Machining had hitherto been carried out on a conventional machine tool, which otherwise mills aluminium and steel. At the end of August 2011, the company took delivery of its first machine tool for milling carbon-fibre-reinforced plastics, from EiMa Maschinenbau GmbH in Frickenhausen. According to Karlheinz Liebrandt, this lengthwise milling machine was the sole feasible choice, because his researches had revealed that it was the only one able to handle very long and narrow tool-holders made of carbon-fibre-reinforced plastic. The new one is able to mill components with a maximum length of eight metres.
The machining centre of the Alpha C type has been fitted with new tool-holders made by WNT Deutschland GmbH in Kempten and special milling cutters from Karnasch Professional Tools GmbH in Heddesheim. In comparison to a conventional milling machine, the new one operates at a spindle speed more than twice as high (1,800 revolutions per minute) and mills at a feed rate of up to 20 metres a minute. “The output has already risen by 40 per cent”, reports the company’s proprietor. “I’m confident we can get even more out of it once we’ve revamped the entire infrastructure.” In the long term, the new machine is expected to achieve at least double the output, primarily in order to downsize the production costs of the carbon-fibre-reinforced parts. To quote Liebrandt: “I could also imagine us accepting orders for carbon-fibre-reinforced products from outside firms – if we should ever prove unable to utilise the machine’s full capacity with our own components.”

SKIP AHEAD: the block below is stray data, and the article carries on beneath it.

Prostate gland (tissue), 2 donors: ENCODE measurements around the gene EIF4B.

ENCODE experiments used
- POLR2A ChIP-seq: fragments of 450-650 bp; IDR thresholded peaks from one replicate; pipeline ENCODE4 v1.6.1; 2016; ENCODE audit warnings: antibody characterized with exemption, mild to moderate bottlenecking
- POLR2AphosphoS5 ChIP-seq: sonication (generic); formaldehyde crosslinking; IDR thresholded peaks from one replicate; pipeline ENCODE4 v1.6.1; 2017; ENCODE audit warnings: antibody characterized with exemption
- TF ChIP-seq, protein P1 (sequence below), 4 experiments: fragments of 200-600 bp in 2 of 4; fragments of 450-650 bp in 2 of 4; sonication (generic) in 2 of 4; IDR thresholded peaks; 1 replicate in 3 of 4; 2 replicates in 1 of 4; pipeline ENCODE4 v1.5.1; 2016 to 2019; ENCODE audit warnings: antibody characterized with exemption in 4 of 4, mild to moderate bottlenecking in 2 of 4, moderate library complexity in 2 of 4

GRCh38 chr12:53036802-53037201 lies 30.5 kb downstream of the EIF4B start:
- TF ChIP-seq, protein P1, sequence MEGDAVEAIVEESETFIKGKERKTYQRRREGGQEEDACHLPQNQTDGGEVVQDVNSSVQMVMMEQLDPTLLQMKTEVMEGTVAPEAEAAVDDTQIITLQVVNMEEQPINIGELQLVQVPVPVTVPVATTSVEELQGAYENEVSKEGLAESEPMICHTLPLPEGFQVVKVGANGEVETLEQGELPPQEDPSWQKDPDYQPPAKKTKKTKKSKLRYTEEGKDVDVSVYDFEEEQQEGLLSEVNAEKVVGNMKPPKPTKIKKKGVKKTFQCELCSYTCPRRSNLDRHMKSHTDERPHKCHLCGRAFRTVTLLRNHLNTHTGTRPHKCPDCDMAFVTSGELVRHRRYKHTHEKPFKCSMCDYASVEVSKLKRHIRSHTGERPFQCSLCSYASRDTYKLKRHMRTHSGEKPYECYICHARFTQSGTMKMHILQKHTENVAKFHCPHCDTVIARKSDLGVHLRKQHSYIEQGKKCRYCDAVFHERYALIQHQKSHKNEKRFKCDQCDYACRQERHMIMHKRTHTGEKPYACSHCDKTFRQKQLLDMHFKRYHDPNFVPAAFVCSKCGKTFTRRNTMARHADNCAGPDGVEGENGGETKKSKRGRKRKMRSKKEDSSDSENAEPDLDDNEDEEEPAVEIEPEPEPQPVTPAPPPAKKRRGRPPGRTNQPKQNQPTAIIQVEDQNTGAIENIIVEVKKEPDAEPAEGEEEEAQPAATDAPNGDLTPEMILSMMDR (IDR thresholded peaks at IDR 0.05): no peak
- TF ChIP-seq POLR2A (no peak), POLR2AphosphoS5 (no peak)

Getting started with young engineers
What’s the pioneer’s advice for first-time users who want to mill carbon-fibre-reinforced plastics instead of steel and aluminium? Liebrandt recommends hiring young mechanical engineers who’ve already learned how to develop and machine carbon-fibre-reinforced components at university. They will then know, as well, that you cannot drill a hole with a thread in a component made of carbon-fibre-reinforced plastic, but that a metal insert has to be used instead. “This engineer should then also assume stringent responsibility for the production operations and for training the staff involved”, is the expert’s advice.
To cite an example from actual operation: the CFRP dust possesses very high electrical conductivity. If this dust settles on electrical contacts, short-circuits may occur. So the company has to seal off the entire area, and especially the electronics, against the ultra-fine carbon dust, particularly as Liba machines the material in dry mode. “You need very good extractor units with correspondingly fine filters”, says Liebrandt. “We used to have to work with cooling lubricants, which caused a lot of problems for us with cleanliness.”
But even for experts in carbon-fibre-reinforced plastics, like Liebrandt and his team, there is still plenty to learn. This is why the company is also taking part in the VDMA-Forum “Composite Technology”. “In this technology, you see, everything moves at very high speeds”, comments Liebrandt. He sees the forum, however, as also an opportunity to establish contacts with potential partner firms for possible alliances, since, he says, no one can “master by himself” this very widely ramified technology. Liebrandt also sees another upcoming information platform in the shape of the METAV 2012, where the VDW (German Machine Tool Builders’ Association) will be joining forces with various partners to host a special show entitled “Composites World Arena”, with an accompanying lecture forum,. “Our production people will most definitely be travelling to Düsseldorf, to bring themselves up to speed on the latest state of the art *when it comes to tool design and machine tool technology.”
Author: Nikolaus Fecht, specialist journalist from Gelsenkirchen